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Sierra Nevada Brewing Company is one of the biggest and oldest craft breweries in the United States. It was started in 1980 in a small town 2 hours North of Sacramento in the heart of the Sacramento Valley between the Cascade Mountains and the Sierra Nevada Mountains. Not only is this Nortern California area rich in agriculture, but it is an area rich in the American craft brewing tradition; home to such illustrious breweries as Bear Republic, Mendocino, Russian River, Lagunitas, Lost Coast, and, of course, Sierra Nevada.

Together these Northern California breweries have begun and carried the torch for hoppy American beers. A mere 500 miles from the Yakima Valley (about the distance from Madison, WI to Pittsburgh, PA), hops are plentiful. Sierra Nevada has a reputation that is unsurpassed. The Bigfoot Barley Wine is considered one of the finest in the world of its style and has a hop profile that makes this beer near the top of the bitterness scale (90 IBU for those of you keeping count). The Pale Ale has won 7 gold medals and is Sierra Nevada's single most popular beer; it is singlehandedly responsible to introducing countless people to craft beer and tips the pale ale scale at 37 IBU.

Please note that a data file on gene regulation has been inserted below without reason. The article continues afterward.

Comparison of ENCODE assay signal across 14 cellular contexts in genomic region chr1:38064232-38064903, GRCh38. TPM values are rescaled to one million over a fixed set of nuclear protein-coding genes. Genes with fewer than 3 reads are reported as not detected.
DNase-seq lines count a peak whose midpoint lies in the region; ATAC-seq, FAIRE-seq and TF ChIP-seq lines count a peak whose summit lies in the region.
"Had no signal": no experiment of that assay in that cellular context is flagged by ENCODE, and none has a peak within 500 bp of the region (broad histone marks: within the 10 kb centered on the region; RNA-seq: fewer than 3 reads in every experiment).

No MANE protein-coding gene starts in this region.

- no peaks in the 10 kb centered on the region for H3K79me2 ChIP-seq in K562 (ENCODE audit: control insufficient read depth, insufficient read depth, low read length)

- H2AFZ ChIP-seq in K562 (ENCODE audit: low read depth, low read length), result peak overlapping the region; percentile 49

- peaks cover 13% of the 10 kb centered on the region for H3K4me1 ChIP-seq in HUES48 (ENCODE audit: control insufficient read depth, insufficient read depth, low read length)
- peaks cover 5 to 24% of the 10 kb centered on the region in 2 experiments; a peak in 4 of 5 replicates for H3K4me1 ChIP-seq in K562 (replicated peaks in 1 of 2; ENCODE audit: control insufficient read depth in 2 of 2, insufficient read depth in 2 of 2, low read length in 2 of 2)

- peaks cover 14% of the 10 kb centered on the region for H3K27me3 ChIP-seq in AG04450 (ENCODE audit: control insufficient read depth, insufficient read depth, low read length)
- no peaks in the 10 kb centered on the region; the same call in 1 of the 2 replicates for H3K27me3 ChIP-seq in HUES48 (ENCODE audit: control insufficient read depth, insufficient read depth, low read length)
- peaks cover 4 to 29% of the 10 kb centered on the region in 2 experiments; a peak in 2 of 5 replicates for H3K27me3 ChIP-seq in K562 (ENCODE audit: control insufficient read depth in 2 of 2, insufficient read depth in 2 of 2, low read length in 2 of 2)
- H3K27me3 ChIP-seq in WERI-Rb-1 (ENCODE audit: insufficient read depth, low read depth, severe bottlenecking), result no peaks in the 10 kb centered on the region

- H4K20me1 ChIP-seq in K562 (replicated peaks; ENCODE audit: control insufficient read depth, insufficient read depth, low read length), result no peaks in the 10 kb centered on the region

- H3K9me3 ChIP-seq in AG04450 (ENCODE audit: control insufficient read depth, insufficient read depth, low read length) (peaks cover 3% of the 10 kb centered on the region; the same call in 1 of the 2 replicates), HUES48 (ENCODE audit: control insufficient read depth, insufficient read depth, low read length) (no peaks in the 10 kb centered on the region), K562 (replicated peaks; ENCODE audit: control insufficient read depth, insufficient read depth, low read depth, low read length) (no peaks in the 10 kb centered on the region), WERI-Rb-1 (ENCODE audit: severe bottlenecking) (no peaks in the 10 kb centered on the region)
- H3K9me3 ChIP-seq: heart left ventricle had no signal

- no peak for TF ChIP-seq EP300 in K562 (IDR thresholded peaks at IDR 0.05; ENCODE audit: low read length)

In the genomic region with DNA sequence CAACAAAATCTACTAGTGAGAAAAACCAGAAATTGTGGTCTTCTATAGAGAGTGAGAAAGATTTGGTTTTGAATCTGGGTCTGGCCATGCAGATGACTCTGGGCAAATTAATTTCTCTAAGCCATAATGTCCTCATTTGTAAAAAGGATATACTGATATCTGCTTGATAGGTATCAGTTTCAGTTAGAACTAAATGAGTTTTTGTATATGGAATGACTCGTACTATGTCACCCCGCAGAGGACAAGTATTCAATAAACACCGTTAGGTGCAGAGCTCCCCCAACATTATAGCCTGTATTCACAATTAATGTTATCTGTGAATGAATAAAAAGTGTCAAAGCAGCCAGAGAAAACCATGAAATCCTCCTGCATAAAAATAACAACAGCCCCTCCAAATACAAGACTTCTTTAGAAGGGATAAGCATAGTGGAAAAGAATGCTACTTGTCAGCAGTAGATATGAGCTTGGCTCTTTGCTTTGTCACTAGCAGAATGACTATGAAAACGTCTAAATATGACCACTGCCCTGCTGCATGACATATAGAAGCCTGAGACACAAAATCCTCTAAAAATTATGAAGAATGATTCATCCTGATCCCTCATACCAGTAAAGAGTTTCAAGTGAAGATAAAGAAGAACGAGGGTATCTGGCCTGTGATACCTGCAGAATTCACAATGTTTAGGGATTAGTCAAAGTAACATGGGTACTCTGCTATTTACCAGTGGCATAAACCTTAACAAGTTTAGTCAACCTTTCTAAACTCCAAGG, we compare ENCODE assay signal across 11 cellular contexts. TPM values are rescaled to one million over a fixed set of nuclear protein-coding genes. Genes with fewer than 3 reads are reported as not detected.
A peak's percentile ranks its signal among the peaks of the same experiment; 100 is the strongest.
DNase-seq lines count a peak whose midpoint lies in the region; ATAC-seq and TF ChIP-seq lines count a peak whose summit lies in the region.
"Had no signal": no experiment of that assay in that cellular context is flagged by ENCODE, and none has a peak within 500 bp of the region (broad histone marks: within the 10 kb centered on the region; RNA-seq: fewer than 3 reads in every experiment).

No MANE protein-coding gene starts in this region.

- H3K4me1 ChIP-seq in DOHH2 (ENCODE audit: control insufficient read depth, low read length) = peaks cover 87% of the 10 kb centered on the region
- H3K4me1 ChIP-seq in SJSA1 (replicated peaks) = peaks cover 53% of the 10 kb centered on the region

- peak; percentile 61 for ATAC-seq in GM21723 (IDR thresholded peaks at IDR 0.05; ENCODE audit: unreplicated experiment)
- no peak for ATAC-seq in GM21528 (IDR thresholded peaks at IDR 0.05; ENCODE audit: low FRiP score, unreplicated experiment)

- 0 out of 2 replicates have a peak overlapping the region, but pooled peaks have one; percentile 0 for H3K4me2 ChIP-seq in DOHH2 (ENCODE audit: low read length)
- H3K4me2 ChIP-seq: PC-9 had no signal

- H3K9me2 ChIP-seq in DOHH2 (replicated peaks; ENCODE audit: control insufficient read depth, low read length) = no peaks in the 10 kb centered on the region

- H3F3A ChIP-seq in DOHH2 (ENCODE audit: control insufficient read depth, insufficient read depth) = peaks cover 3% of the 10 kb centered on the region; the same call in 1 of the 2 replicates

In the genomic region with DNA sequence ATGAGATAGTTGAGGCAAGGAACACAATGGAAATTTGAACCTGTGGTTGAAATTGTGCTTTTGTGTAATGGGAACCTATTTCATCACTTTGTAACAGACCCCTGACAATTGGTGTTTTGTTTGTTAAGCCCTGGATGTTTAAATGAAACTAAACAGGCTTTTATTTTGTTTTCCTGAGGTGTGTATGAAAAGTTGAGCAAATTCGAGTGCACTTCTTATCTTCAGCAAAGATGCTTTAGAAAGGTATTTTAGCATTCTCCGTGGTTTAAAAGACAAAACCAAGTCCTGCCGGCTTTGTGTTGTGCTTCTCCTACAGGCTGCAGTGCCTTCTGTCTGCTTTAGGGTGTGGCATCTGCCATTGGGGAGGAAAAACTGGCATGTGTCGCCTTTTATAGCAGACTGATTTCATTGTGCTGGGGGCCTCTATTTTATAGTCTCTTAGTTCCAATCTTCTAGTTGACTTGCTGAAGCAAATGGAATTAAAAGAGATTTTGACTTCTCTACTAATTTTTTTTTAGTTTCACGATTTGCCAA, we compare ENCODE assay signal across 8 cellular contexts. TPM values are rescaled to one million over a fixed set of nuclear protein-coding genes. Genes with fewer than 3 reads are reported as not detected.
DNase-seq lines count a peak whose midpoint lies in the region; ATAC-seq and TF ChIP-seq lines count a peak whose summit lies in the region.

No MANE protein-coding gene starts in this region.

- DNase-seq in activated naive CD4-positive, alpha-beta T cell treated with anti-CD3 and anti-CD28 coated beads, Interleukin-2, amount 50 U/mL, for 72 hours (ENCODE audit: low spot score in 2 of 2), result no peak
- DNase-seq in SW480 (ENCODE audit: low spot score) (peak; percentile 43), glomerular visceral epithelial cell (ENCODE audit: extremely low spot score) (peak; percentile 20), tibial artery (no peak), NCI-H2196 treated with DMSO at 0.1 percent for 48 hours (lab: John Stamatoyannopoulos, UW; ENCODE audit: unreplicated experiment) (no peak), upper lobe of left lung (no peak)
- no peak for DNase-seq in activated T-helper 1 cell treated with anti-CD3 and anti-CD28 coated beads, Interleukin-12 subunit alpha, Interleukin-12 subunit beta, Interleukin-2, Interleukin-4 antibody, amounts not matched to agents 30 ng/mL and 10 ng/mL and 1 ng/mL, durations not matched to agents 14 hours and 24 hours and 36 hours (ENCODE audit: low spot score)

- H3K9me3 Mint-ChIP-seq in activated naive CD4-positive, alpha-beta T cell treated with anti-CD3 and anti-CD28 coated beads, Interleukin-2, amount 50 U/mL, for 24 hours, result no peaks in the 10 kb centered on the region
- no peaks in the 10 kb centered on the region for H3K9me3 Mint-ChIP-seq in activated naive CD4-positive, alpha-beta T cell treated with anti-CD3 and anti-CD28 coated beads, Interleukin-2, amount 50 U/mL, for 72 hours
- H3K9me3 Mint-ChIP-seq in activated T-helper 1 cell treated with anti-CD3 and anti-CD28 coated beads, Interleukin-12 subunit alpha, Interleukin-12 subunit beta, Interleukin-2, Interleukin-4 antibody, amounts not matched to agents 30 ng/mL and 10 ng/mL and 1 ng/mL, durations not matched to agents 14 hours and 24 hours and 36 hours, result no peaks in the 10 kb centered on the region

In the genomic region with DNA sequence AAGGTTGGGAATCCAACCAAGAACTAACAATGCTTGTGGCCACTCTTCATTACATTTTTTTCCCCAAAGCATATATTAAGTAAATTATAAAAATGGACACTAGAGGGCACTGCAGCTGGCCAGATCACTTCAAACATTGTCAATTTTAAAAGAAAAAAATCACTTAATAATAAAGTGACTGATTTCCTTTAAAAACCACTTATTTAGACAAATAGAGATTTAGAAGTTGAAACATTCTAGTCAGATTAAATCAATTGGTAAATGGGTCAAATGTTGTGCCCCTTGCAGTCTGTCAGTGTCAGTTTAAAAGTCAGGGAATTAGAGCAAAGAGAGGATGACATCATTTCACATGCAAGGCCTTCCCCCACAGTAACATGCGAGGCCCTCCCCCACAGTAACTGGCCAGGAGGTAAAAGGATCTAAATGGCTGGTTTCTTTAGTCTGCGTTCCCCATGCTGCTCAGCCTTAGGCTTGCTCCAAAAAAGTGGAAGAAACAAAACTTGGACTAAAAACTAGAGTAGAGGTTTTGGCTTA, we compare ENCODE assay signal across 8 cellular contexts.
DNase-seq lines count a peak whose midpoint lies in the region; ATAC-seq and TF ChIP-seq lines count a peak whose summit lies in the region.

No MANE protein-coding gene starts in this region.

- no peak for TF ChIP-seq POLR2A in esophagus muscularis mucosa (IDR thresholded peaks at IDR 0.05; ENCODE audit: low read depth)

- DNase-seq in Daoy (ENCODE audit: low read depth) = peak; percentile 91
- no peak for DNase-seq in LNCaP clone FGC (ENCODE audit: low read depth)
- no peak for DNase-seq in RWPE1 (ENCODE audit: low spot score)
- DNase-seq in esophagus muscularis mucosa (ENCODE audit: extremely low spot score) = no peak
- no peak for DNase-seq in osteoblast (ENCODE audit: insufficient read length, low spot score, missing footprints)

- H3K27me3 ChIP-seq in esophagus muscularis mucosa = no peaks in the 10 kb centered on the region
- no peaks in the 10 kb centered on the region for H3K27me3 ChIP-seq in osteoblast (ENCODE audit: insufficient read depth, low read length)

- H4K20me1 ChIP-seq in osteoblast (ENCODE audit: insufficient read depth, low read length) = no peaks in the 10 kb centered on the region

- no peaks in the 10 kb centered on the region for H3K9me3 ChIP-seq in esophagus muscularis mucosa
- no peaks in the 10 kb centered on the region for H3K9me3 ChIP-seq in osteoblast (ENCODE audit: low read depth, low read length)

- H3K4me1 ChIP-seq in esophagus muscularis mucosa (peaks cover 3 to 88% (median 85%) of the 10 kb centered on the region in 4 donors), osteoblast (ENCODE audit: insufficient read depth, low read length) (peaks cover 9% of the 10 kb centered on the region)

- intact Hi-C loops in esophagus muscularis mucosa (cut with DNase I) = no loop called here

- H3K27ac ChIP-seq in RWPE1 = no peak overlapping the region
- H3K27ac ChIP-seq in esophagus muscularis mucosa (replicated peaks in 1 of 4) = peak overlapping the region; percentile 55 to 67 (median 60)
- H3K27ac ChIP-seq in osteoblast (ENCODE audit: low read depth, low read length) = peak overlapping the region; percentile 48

Hops are usually used in a dried form; they dry easily and quickly and keep well sealed and chilled. Sometimes they are used as dried whole leaves, sometimes they are used as dried and compressed pellets. But because of the proximity of Northern California to the largest hop growing region in the world (the Yakima Valley) these breweries are in a somewhat unique position: they can use large quantities of hops in their fresh, undried form allowing for huge aromas and the extraction of even the most subtle leaf flavorings.